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Russia's history wars

About the author
Boris Dolgin is a Deputy Editor and columnist of the Russian e-zine www.polit.ru

Russia celebrated Victory Day on 9 May by coming up with a new way of exploiting the Victory politically. It's all very well reminding ourselves that we didn't start it. But this doesn't make the politics of history any less dirty or any less important. If, of course, we really do want to do battle with the heirs of fascism.

Trying to establish the truth about the war and the repressions was a burning issue during the perestroika years.  Both these issues were left unresolved after the Thaw of 1954-64.   During Brezhnev's stagnation years people may have closed the door on memories that had started to unfreeze, memories of the terror inflicted by the state on its own people. But memories of war never entirely disappeared from public consciousness, as Arseny Roginsky pointed out in his paper The Memory of Stalinism. As Roginsky observes, it was then that the memory of The Victory, with all its fanfare and grandiose pronouncements, began to squeeze out memories of the war. In the Brezhnev years, the Patriotic War gradually began to edge the Revolution off its pedestal to become the defining event of the age.  

What were these truths about the war that people were looking for during perestroika? They wanted to be able

  • to criticise the decisions of the military commanders and the political leadership.
  • to be able to talk about the role our allies played in this victory 
  • hardship at the front, behind the lines and the occupation;
  • the state's distrust of people who had been prisoners of war;
  • punishment battalions and anti-retreat units;
  • the children of kulaks and the nobility
  • emigrés of the first wave who rose above their resentment to unite against the common enemy.

All but the most inveterate Stalinists stayed with the consensus thus far. Talk of the Molotov-Ribbentrop pact was more difficult, as was any discussion of the fact that our fellow citizens in the Baltic States considered that they had been occupied. It was hard to face the fact that our socialist brothers were fed up with expressing gratitude for their liberation and were much keener on reminding us that liberation was followed by a new enslavement. Some of our fellow citizens in Ukraine, Belarus and Moldova were saying practically the same thing - in even stronger terms.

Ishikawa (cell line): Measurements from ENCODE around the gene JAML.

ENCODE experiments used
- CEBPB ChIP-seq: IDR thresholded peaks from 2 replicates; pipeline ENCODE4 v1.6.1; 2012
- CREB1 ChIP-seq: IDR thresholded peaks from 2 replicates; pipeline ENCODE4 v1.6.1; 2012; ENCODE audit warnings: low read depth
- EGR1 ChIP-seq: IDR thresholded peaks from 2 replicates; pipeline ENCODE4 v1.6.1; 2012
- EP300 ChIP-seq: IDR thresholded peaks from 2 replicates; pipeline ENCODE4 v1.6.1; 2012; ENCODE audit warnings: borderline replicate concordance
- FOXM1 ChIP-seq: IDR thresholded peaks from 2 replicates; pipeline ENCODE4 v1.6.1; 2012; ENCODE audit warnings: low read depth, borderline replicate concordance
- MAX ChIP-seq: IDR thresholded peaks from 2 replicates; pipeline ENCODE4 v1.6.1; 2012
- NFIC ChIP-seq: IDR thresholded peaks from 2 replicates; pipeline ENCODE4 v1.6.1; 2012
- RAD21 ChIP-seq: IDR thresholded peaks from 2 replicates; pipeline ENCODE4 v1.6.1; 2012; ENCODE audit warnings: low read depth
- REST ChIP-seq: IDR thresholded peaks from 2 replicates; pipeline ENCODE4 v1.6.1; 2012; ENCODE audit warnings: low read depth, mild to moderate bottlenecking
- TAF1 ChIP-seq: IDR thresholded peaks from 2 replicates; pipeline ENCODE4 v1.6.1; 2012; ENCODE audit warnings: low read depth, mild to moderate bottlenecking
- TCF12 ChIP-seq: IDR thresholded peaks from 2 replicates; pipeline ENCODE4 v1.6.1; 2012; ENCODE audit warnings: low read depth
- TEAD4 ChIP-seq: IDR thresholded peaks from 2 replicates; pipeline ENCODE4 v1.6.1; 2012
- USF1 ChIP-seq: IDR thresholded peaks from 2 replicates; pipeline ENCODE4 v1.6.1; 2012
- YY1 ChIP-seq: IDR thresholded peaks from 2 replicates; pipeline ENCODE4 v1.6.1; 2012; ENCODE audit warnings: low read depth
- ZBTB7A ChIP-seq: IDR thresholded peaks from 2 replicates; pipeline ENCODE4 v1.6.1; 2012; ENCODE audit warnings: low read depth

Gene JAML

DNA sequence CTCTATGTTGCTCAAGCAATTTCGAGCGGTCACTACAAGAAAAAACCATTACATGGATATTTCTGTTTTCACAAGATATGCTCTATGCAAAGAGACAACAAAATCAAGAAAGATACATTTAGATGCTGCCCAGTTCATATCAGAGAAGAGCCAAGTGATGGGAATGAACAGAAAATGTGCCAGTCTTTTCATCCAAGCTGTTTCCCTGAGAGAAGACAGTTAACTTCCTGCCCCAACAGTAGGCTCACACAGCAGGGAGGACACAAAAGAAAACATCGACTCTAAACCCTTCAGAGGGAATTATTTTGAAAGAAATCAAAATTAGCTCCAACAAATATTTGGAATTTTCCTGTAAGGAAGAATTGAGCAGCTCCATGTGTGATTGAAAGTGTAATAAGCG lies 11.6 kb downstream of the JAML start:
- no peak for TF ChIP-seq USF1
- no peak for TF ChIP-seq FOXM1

Some Russians were unhappy with this consensus view too. They started asking when and on what side the USSR entered WWII. There were honest attempts to suggest that the behaviour of Soviet troops in Germany didn't quite match up to the wholesome image projected by the propaganda. Unfortunately these attempts sometimes went over the top, with the Red Army being portrayed as a horde of thugs who robbed, raped and killed German civilians. Stereotypes were turned on their head and attempts were made to rehabilitate Vlasov and justify the whole notion of joining the fascists to fight against the Soviet Union.   Germany's attack on the USSR was portrayed by some as a necessary preventive strike, to head off a similar plan by Stalin. The intellectual laziness of such attempts is exemplified by absurdities like "We'd have been better off if we had been conquered by the Germans". This didn't fit in with family memories of the savagery of the fascists and of those who fought against them.

The same thing was going on at state level too. An established liberal state can accept citizens who dissent, but not those who go over to the enemy. The new Russia of the 90's was neither established nor liberal. The Civil War may gradually have become part of Russian historical memory. The dissident movement had been reluctantly accepted as the struggle for freedom that it was. But the appalling prospect of recognising that people had good grounds for defecting to the enemy, that had to be vigorously rejected.

The war of memories

The new Russia declared itself the legal successor of the USSR. It's hard to see how it could have done otherwise. However, it is unlikely that those who took this decision really understood the consequences. Yeltsin's leadership did not want to be identified with the Communists. But the Great Patriotic War was quite another matter. It was almost the only moment of Soviet history around which people could rally. It tallied with the new sense of continuity with pre-Soviet Russia that was in the air in the 1990s: we had always hammered the enemy and here we were, yet again, fighting for the Fatherland. So it was that Yeltsin finished the process begun by Brezhnev: the war was purged of its complexity, reduced to victory, reduced to the Victory, the central event of Russian 20th century history.